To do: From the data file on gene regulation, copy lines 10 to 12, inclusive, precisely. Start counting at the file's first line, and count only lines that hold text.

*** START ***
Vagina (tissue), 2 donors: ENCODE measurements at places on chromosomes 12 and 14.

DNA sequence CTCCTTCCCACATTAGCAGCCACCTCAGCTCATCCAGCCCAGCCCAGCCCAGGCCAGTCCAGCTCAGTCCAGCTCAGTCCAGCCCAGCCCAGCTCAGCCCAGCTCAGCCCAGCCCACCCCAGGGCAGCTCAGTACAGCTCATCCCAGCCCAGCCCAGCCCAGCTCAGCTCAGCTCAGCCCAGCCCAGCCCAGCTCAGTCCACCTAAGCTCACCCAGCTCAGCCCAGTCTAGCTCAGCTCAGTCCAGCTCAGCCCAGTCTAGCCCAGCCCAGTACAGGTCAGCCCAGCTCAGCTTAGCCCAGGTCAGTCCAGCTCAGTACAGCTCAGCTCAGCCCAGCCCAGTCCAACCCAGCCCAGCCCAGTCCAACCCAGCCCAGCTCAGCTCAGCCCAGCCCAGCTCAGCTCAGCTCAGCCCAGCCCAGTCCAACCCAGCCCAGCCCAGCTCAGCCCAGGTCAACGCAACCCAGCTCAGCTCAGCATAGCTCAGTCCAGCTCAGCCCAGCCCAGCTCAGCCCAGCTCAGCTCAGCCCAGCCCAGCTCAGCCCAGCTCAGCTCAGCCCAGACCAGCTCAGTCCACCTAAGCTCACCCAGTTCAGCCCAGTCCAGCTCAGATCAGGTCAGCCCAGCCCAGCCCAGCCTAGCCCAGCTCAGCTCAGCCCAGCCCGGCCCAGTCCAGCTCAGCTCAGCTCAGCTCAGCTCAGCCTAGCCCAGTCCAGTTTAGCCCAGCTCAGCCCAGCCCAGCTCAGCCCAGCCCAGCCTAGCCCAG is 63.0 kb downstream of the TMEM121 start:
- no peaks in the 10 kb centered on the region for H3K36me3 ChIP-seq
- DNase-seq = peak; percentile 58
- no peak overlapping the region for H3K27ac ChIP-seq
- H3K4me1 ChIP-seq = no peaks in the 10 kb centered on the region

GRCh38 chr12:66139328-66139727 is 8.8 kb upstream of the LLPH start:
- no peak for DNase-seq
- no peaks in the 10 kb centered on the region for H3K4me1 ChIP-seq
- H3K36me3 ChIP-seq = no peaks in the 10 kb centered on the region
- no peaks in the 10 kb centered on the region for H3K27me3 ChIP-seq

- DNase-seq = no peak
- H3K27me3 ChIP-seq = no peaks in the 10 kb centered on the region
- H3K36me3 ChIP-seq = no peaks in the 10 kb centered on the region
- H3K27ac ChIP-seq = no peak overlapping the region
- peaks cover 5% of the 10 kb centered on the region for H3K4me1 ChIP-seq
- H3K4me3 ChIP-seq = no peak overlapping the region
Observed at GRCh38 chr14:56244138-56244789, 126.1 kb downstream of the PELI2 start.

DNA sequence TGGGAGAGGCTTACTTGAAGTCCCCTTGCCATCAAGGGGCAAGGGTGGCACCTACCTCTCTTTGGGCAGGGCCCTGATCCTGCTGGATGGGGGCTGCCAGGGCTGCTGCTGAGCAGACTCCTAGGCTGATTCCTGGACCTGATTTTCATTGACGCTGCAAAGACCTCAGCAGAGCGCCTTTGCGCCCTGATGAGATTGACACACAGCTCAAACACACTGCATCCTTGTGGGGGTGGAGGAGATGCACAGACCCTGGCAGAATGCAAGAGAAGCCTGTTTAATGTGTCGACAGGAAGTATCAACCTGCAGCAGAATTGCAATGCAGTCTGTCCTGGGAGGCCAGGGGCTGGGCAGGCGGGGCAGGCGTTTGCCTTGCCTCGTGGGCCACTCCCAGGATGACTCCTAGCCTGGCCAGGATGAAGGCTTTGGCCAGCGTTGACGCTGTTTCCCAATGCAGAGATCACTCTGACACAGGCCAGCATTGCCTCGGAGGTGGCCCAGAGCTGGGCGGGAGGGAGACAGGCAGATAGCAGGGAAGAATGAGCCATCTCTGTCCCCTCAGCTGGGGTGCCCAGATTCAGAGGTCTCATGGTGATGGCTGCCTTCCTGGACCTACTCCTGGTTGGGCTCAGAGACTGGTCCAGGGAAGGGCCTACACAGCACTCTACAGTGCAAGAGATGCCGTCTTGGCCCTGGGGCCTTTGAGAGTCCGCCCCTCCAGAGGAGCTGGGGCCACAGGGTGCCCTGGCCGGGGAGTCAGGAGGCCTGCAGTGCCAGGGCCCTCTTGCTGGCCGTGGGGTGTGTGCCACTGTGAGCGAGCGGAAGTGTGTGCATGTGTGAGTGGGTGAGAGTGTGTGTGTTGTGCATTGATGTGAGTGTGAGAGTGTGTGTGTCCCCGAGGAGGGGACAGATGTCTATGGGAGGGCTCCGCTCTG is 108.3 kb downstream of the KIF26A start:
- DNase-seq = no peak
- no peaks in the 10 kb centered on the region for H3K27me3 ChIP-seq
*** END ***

- H3K36me3 ChIP-seq = no peaks in the 10 kb centered on the region
- no peaks in the 10 kb centered on the region for H3K27me3 ChIP-seq

- DNase-seq = no peak